By Ray Downs
By Lindsay Toler
By Village Voice Writers
By Lindsay Toler
By Lindsay Toler
By Danny Wicentowski
By Lindsay Toler
By Sean Kelley
Editor's note: Following publication of this article, U.S. District Judge Susan R. Bolton enjoined the state of Arizona from enacting key provisions of state Senate Bill 1070. Though the law's most dangerous sections were put on pause, pending the outcome of litigation, the remainder of the law goes into effect, as scheduled, Thursday, July 29. See the full story on Boltons ruling, and read her entire decision, here.
We in the Grand Canyon state salute, by statute, the howler monkeys in jingo trees.
Unable to regulate our border, unwilling to create a reasonable path to citizenship for the immigrants who labor in our place, Arizona law enforcement officially now undertakes to rid us of Mexicans.
Because of infamous Arizona Senate Bill 1070, which is to take effect on Thursday, July 29, the pretext of traffic stops will now initiate a search for residency papers, a practice at once abhorrent and also under consideration by as many as 20 other states.
The national terror of reconquista will now flood the streets and courts of Arizona.
While lawyers cosseted in leathered briefs discuss the depth of the anti-Mexican deluge, the boots on the ground of this immigrant monsoon wear badges and guns.
If police officers were supermen, there would still be the matter of kryptonite; lawmen, however, like the rest of us, are human: The alarm doesn't go off, but the spouse does; calls get dropped, coffee gets spilled. And, every so often, officers' problems are the stuff of television drama.
Now, like Noah with his ark, the police will sort the brown in the automobile: "You two remain; you two go to Nogales."
Daniel Magos, once an immigrant, now a United States citizen, is one man who understands the divide in a cop's life.
Once, when one of Sheriff Joe Arpaio's men had a flat tire, Daniel stopped to help.
On another occasion, a deputy was adrift in a conversation with a Spanish-speaking immigrant in south Phoenix. The officer had trouble understanding or being understood. Daniel stepped forward and translated for Arpaio's man.
Nor has Magos hesitated in the face of danger.
In 2000, he saw a group of men attacking what he believed was a mojado, a wetback. Magos summoned a deputy. The lawman grabbed one of the belligerents, and as his compadres attempted to flee in a car, they tried to run over the deputy. The officer gave his prisoner to Daniel.
"You hold him for me," Magos recalled the deputy telling him.
The deputy then gave chase in his vehicle, and the pursuit ended only when those fleeing crashed their car. In the ensuing chaos, Daniel was left to his own devices. "I called the sheriff's department and asked: 'What will I do?'"
What Daniel Magos would do today, 10 years later, is walk away.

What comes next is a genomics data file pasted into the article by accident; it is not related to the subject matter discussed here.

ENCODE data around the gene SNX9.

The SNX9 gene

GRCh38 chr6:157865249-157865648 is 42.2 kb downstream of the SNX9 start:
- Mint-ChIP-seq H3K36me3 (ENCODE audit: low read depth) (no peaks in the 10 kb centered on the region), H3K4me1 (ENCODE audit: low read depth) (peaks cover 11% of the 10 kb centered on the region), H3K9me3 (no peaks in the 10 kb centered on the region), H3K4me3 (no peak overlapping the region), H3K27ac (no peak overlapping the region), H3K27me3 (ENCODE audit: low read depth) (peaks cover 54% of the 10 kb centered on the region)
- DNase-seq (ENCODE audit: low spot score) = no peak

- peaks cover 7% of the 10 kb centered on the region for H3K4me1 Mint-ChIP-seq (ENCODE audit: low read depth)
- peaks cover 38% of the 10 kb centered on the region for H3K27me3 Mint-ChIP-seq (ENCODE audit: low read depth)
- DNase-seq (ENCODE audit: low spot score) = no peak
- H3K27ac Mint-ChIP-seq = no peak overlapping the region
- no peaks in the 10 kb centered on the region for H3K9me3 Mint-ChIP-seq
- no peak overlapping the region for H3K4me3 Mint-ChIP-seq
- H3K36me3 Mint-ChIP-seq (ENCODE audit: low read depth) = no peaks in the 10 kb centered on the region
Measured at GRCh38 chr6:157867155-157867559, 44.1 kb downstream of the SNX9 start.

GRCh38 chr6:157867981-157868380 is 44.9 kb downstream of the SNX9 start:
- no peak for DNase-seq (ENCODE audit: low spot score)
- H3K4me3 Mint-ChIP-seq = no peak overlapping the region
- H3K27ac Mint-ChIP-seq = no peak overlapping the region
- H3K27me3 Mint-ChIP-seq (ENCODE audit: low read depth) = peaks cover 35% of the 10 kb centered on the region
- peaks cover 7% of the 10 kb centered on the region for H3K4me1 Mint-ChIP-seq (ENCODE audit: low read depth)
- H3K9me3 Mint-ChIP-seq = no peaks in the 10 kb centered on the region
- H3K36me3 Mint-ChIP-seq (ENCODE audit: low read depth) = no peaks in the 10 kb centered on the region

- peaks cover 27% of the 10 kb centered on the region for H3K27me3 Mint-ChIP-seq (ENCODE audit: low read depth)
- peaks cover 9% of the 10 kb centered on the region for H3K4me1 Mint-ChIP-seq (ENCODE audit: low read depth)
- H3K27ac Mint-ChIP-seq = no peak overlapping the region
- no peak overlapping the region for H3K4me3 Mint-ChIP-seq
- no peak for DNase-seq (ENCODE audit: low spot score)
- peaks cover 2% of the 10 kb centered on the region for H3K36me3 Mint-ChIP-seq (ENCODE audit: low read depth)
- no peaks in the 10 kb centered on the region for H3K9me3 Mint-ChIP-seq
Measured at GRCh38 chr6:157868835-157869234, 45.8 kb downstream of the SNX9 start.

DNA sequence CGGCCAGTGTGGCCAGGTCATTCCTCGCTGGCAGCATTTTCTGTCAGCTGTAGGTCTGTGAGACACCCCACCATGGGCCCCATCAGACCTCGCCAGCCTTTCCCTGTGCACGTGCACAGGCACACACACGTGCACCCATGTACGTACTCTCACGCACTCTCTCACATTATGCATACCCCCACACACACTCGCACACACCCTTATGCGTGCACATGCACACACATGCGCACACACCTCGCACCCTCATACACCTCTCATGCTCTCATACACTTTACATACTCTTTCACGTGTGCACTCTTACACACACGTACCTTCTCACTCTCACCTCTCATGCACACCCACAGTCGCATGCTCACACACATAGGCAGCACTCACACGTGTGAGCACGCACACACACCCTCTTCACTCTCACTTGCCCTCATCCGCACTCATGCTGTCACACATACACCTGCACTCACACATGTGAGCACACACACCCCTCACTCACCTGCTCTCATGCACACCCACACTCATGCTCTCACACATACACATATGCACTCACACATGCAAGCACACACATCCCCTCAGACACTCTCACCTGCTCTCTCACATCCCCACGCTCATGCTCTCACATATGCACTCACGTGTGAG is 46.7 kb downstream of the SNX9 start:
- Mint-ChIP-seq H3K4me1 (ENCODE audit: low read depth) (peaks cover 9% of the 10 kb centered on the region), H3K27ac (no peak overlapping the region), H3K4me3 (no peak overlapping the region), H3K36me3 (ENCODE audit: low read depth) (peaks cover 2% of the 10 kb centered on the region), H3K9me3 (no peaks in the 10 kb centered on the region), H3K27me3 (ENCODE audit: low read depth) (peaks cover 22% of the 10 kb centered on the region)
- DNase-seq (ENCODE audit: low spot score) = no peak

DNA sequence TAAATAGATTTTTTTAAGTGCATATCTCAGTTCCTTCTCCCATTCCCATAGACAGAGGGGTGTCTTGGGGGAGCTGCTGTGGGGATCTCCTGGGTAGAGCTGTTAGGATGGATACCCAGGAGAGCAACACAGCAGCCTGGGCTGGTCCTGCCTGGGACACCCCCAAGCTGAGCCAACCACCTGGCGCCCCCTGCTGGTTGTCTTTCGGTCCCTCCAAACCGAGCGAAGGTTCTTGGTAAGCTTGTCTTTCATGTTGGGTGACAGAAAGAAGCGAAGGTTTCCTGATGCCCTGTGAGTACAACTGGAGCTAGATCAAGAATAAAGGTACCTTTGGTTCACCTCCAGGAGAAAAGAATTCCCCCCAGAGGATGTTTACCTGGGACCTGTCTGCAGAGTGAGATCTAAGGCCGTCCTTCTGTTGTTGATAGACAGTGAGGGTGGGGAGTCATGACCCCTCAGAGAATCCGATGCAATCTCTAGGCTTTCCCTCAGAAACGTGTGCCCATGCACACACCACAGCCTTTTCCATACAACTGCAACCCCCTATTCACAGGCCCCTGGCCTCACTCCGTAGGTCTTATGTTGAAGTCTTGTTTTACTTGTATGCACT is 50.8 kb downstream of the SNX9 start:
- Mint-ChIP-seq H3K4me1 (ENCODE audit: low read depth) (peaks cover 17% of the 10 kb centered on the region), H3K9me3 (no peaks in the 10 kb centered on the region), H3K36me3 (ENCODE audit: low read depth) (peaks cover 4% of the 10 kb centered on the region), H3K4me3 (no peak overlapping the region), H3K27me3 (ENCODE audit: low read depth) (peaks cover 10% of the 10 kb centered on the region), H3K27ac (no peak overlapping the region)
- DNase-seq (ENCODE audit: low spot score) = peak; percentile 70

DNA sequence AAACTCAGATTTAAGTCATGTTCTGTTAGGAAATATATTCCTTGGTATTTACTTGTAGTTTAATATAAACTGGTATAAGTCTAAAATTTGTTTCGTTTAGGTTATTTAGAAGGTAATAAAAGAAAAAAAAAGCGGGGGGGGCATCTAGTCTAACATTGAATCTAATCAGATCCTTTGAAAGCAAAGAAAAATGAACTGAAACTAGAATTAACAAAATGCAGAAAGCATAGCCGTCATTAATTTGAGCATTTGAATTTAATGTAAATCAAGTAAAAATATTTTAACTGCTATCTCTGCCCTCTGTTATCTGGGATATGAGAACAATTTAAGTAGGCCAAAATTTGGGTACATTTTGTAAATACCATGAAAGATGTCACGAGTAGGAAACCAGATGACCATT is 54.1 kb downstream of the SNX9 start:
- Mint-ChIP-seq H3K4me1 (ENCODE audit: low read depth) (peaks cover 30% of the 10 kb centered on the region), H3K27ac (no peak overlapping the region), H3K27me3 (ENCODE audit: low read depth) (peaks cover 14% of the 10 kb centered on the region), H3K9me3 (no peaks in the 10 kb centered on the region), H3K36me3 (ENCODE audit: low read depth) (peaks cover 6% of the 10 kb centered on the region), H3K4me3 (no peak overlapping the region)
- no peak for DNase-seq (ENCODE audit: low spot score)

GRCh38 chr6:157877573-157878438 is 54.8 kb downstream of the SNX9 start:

Only this: Daniel and his wife, Eva, were recent victims of racial profiling.
Daniel and Eva were, if you will, ahead of their time, ahead of SB 1070. And herein lies a small story about what happens when we hunt Mexicans and Mexican Americans and Central Americans in our national hysteria over the brown-skinned people amongst us.
We hear so often that Senate Bill 1070, which demands that police — in the course of their enforcement responsibilities — question people about their citizenship, will frighten Latinos away from speaking up in domestic-abuse calls or in drug investigations or in gang probes.
Critics of SB 1070 characterize the victims of this racial-profiling bill as a population caught up in some low-rent episode of Law & Order.
The caution that SB 1070 will make witnesses silent is true, as far as it goes.
But SB 1070 has a more insidious side.
The victims of racial profiling sacrificed to the nativist fears that spawned SB 1070 are just as likely to be upstanding American citizens, even Good Samaritans like Daniel Magos .
Keep this in mind as America rushes to inquire: Are your papers in order?
Born in 1945, Daniel Magos is soft-spoken, reserved, firm. Despite the run-in with a sheriff's deputy he and his wife suffered, his manner is dignified, not put-upon. He presents the sort of serenity you see upon the faces of victims portrayed on holy cards. Not to suggest Daniel is a saint — he's simply a good man and a better neighbor.
He met Eva in 1965, as a 20-year-old, at the American Legion, Post 41, in Phoenix. "I was sitting at a table by myself when she and another lady came over and asked if they could sit down. It was her friend's idea."
When he met Eva's family, he had one vivid impression: "Her father was quite strict . . . If you went out to dinner, you had to be back by 8 p.m."
Dances offered a little more leeway on time, so Eva and Daniel would visit the Calderon Ballroom on 16th Street and Buckeye Road. "Actually we went next door, to Nano's. The music and the people were different. There was a higher social status at Nano's."